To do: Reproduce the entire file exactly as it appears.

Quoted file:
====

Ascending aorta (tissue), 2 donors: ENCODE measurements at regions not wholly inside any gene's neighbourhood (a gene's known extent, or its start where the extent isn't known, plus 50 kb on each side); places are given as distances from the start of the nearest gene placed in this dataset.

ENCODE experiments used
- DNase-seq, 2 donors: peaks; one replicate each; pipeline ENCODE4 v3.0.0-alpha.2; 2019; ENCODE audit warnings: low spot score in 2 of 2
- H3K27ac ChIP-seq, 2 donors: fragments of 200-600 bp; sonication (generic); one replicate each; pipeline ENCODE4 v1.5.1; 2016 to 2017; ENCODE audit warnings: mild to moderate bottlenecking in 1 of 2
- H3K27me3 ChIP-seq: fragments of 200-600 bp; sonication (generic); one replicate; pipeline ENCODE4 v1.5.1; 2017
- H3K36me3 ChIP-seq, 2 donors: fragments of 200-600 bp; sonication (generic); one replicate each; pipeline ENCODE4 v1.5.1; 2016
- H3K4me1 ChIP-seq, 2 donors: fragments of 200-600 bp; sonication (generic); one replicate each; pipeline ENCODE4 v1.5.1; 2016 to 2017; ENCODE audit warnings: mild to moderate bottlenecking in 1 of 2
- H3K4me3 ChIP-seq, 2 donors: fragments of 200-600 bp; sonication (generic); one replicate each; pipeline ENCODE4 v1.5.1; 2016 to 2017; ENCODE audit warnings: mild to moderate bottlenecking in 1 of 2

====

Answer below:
Ascending aorta (tissue), 2 donors: ENCODE measurements at regions not wholly inside any gene's neighbourhood (a gene's known extent, or its start where the extent isn't known, plus 50 kb on each side); places are given as distances from the start of the nearest gene placed in this dataset.

ENCODE experiments used
- DNase-seq, 2 donors: peaks; one replicate each; pipeline ENCODE4 v3.0.0-alpha.2; 2019; ENCODE audit warnings: low spot score in 2 of 2
- H3K27ac ChIP-seq, 2 donors: fragments of 200-600 bp; sonication (generic); one replicate each; pipeline ENCODE4 v1.5.1; 2016 to 2017; ENCODE audit warnings: mild to moderate bottlenecking in 1 of 2
- H3K27me3 ChIP-seq: fragments of 200-600 bp; sonication (generic); one replicate; pipeline ENCODE4 v1.5.1; 2017
- H3K36me3 ChIP-seq, 2 donors: fragments of 200-600 bp; sonication (generic); one replicate each; pipeline ENCODE4 v1.5.1; 2016
- H3K4me1 ChIP-seq, 2 donors: fragments of 200-600 bp; sonication (generic); one replicate each; pipeline ENCODE4 v1.5.1; 2016 to 2017; ENCODE audit warnings: mild to moderate bottlenecking in 1 of 2
- H3K4me3 ChIP-seq, 2 donors: fragments of 200-600 bp; sonication (generic); one replicate each; pipeline ENCODE4 v1.5.1; 2016 to 2017; ENCODE audit warnings: mild to moderate bottlenecking in 1 of 2